“County fair, county fair, Everybody in town’ll be there, So come on, hey we’re goin’ down there …” Thus begins the chorus of Bruce Springsteen’s little-known song “County Fair.” (It is one of the bonus tracks on The Essential Bruce Springsteen.) The haunting melody of what might otherwise be a carefree summer song is enhanced by the fact that my wife has been staffing a couple of 4-H County Fair booths over the past weeks and I don’t get to see much of her with the long hours. While at a recent fair she pointed something out to me that, not having much experience on a farm, I had never known. Abattoirs employ goats in a specialized animal herding role. The animals in a stockyard, usually sheep or cattle, get familiar with the goat and learn to follow it. The goat is trained to lead them to their deaths while it is spared. The industry term for this animal is a Judas Goat.
Although the origin of the name is obvious, the practice strikes me as insidious, if justifiably biblical. Training an ignorant animal to lead more gullible animals to their premature demise — it sounds a little too much like Pat Robertson to me! Is this sending in a goat to do a man’s job? Then to saddle the poor creature with the title of Judas, as if the poor thing planned it! Yet another reason to be glad I’m a vegetarian!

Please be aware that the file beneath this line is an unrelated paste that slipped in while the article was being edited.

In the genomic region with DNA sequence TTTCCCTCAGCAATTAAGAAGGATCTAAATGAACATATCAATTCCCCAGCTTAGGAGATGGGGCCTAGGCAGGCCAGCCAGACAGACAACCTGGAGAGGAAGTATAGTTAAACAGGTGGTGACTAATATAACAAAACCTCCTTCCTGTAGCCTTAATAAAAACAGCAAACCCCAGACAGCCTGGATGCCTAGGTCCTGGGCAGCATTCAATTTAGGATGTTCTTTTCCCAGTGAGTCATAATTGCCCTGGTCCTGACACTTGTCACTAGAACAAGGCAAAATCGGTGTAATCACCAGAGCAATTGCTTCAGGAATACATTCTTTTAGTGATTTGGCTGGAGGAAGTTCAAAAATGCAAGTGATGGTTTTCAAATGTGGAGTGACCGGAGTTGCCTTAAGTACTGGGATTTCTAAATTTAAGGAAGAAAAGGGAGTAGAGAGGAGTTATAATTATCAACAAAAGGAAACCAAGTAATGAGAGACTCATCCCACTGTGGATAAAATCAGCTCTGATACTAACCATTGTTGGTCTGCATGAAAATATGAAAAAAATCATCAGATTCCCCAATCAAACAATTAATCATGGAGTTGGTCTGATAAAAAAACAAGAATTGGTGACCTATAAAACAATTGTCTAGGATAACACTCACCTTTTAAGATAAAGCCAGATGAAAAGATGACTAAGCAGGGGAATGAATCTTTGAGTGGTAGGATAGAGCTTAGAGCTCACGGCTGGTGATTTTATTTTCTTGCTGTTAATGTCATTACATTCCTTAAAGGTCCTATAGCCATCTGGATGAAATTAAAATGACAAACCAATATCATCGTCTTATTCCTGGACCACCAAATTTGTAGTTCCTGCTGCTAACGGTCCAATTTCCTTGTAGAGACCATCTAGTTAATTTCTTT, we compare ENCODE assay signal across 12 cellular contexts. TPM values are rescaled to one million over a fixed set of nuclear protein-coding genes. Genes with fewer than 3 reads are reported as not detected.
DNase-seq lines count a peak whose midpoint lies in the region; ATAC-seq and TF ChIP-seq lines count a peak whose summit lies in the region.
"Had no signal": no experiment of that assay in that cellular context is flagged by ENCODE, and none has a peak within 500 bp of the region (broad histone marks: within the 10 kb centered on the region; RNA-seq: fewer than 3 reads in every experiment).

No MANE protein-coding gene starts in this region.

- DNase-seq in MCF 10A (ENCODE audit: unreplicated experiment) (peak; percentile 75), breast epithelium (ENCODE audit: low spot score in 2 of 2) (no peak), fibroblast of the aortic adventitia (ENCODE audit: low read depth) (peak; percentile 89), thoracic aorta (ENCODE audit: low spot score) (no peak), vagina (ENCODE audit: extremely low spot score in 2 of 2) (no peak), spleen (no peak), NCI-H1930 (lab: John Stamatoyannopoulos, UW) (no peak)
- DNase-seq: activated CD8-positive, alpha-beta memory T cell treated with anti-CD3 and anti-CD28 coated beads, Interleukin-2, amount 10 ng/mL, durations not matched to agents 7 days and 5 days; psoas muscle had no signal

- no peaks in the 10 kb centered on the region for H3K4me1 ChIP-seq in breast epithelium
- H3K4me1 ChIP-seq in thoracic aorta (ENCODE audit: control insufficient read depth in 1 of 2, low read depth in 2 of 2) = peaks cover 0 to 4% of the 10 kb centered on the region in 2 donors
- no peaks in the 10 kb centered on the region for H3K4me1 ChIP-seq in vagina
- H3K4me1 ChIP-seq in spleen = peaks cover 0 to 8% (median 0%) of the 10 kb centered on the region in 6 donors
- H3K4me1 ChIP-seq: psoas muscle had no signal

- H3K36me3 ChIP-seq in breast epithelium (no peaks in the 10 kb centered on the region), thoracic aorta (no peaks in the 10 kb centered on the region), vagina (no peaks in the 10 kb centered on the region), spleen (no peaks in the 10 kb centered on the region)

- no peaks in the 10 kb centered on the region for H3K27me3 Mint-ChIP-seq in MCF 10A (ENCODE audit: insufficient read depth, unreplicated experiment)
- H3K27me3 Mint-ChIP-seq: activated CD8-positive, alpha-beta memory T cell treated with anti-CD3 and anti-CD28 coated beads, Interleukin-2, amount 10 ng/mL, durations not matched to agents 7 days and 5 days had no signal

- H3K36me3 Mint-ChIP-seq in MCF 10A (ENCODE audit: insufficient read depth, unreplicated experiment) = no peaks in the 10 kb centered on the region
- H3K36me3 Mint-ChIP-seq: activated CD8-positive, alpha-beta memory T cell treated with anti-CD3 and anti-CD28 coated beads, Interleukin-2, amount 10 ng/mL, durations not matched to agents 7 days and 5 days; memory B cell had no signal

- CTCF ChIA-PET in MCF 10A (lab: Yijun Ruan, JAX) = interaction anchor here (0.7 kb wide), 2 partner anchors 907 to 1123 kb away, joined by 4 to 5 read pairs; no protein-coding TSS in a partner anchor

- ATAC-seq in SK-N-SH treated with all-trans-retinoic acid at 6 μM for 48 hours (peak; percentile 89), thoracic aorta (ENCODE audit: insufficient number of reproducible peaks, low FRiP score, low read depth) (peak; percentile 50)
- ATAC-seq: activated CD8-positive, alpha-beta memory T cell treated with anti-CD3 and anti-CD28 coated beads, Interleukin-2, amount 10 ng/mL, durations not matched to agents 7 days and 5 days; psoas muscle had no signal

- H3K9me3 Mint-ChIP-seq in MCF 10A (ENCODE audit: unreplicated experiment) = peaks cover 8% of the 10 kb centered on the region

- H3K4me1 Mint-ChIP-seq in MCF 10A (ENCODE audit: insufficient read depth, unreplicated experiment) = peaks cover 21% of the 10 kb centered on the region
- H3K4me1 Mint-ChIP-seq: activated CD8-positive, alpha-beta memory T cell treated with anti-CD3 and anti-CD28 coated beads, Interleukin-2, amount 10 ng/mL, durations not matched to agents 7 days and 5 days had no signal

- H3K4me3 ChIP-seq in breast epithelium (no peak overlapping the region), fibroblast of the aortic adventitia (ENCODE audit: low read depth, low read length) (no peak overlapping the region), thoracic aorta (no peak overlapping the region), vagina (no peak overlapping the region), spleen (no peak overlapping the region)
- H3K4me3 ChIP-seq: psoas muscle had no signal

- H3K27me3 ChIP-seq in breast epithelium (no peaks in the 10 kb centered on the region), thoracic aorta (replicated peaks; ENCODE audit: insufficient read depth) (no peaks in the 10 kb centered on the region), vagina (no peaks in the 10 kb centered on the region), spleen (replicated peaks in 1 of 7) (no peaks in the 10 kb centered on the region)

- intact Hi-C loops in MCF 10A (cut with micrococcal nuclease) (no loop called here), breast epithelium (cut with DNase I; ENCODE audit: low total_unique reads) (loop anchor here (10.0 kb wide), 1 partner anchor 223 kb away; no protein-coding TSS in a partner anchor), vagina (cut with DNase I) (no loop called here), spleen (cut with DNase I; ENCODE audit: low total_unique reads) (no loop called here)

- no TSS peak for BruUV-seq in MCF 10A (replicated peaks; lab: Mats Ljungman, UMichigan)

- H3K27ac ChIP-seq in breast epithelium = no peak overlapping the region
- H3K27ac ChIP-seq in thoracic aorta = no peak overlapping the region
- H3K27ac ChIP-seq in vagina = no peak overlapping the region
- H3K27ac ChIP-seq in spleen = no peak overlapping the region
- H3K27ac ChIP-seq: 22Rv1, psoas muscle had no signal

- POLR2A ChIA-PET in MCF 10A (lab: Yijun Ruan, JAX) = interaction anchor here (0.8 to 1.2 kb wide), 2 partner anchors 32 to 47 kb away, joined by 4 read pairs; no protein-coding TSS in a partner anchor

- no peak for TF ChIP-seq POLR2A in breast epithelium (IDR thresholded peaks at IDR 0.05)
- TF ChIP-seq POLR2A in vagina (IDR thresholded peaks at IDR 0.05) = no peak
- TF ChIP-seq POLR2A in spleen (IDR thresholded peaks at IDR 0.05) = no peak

The Bible is pervasive in and paradigmatic for our culture. I might even term it endemic. As many children grow up without the biblical force-feeding that many of those in my generation had, these images and metaphors may eventually go extinct. Or perhaps there will always be a goat to lead them back to a Bibliophile culture. The county fair itself might be instructive. Originally instituted in Roman times as periods of relaxation from labor (rather pointless for those of us not gainfully employed), fairs evolved into opportunities for individuals and companies to display their wares and goods. From a practical point of view there is little you can see at the fair that you can’t find quicker or cleaner on the internet. But the internet lacks that human element. Perhaps we are really all just glad to go with the crowd sometimes without even asking where the goat is leading us.